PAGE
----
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Experiments with homebrew CIS

Photography & Video Technology
Experiments with homebrew CIS

So-called Continuous Ink Systems (CIS) are after-market goodies that attach to your inkjet printer, replacing the pricey consumable ink cartridges with permanent cartridge-heads that are continuously refilled from external ink bottles connected by silicone tubing. So to replace the ink in the printer, you just pour more ink in the bottles. Here’s a good review of an aftermarket CIS system priced at $250 (which still seems like a lot to me since it’s basically just a couple hundred grams of injection molded plastics.)

The idea of a CIS is simple enough, and beautifully subversive of the military-industrial-inkjet complex, but it’s received surprisingly little attention from the DIY community. Eddie Matejowsky of Brisbane, Australia, has one of the very few pages I could find on DIY CIS, and its records of his experiments–both successful and otherwise–make very interesting reading for those interested in the idea.

Know of other cool pages about this? Drop me a link in the comments!

38 thoughts on “Experiments with homebrew CIS

  1. Anon says:

    “The idea of a CIS is simple enough, and beautifully subversive of the military-industrial-inkjet complex, but it’s received surprisingly little attention from the DIY community.”

    Probably because it’s easier to just buy a color laser printer that can do 5,000-10,000 pages of print that won’t soak, smudge, or fade for a fraction of the price of ink.

    1. Sean Michael Ragan says:

      Cool! Can you link us one?

      1. John says:

        Sean, you are very unprofessional. People make legitimate comments on your articles and you always reply with some sarcastic comment. We don’t need it, stick to writing articles.

        1. The Oracle says:

          Looks like Sean wants to start another round of “Make hates their customers!”. Think we can pass 100 comments again?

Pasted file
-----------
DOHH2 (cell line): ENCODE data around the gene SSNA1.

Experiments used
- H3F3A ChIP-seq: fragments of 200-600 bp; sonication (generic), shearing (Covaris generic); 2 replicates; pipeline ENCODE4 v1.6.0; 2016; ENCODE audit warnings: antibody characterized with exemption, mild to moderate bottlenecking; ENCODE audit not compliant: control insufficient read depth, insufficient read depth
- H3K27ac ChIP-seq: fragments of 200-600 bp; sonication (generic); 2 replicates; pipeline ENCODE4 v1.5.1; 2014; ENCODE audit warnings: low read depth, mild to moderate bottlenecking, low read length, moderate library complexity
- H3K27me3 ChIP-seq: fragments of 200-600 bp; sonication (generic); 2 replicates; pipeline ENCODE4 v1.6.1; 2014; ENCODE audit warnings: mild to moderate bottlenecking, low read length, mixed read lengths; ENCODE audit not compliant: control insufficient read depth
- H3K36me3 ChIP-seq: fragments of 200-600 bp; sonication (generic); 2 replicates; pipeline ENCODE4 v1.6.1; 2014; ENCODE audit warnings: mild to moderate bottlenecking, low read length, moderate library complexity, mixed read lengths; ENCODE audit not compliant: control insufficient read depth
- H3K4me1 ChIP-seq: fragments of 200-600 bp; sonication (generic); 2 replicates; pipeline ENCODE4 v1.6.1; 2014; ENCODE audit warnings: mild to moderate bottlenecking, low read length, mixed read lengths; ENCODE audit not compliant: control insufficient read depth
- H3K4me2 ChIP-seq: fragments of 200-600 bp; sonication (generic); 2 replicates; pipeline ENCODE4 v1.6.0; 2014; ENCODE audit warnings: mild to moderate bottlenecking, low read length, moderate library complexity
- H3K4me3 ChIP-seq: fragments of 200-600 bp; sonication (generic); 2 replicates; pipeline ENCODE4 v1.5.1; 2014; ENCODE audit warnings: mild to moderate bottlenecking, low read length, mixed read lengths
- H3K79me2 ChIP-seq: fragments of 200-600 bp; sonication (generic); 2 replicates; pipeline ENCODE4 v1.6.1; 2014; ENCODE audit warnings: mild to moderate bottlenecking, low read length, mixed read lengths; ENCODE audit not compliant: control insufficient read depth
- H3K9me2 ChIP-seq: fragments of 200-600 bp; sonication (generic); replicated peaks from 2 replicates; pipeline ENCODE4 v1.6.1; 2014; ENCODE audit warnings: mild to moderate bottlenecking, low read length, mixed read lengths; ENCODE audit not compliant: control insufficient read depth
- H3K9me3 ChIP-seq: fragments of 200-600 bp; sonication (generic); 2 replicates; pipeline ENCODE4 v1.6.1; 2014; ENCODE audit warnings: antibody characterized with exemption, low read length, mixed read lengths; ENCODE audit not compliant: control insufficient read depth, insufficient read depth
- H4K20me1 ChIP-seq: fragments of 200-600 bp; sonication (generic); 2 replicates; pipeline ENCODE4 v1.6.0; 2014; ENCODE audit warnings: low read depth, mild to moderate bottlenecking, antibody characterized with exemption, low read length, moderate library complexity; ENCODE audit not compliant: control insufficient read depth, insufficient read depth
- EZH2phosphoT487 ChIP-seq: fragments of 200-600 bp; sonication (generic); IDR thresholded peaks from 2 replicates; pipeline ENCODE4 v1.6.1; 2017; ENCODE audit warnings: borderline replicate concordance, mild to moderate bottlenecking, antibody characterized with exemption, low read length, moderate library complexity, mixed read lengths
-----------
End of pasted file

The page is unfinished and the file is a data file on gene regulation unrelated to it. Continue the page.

Seriously though, How can Make managment allow ‘people’ like Sean to post articles here when all they want to do is stroke their own egos and attack the community?

          1. Sean Michael Ragan says:

            Dude, if this post ran to 100 comments, I’d be turning handsprings, because it’d mean that I’d written something that engaged folks enough to get them talking about, thinking about, and (hopefully) participating in the development of technology. Which is a major goal not just of we bloggers but of the whole MAKE enterprise. So keep it up!

          2. Grover says:

            Seriously, how did you get that interpretation out of, “Cool! Can you link us one?”

            The original poster implies knowledge of the subject, why is it unreasonable to ask for more information? Should we ban questions next?


            As I understand it, color laser printers are good workhorses but lack the color reproduction quality of inkjets. They’re also bad at printing on exotic materials, like fabrics or anything with a meltable coating. And, like Sean pointed out below, you can’t really use your own “ink” with a laser.

            Alternate inks aren’t even as exotic as you might think. There are a few black-and-white print systems (Piezography is one) that use regular inkjet printers loaded with “color” cartridges that contain different shades of grey for superb B&W photo reproduction. Google turns up a company called Novacentrix that makes electrically-conductive inks (

            Try a search for “specialty inkjet inks”. Cool stuff out there.

        2. Andy says:

          How is that unprofessional?

          Someone posted an anonymous comment using an unsubstantiated claim to subtley bash Sean’s article. Sean politely asked the commenter to back up his claim with an example of such an economical unit with quality that matches that of an inkjet by posting a link to such a unit that backs up their claim.

          In my experience, color laser printers are great for color documents (such as shiny PowerPoint slides) but can’t compete with inkjets quality-wise for photographic work. It’s called the right tool for the job, and for many jobs a color laser IS the right tool, but for the typical person looking for a CIS system, a color laser is NOT the right tool.

          There’s a reason all of Epson’s high-end professional photo printers are inkjets, and all of the high-end color lasers I’ve seen tout throughput as a feature and not color quality.

  2. Chris Thompson says:

    I used to work as a production technician for a ink and toner remanufacturing company, in which I was either taught or learned hands-on a lot about printers and the consumables. I haven’t personally worked with any CIS systems, but some things are likely similar: you’re still dealing with ink, and you’re still dealing with the printheads and electronics.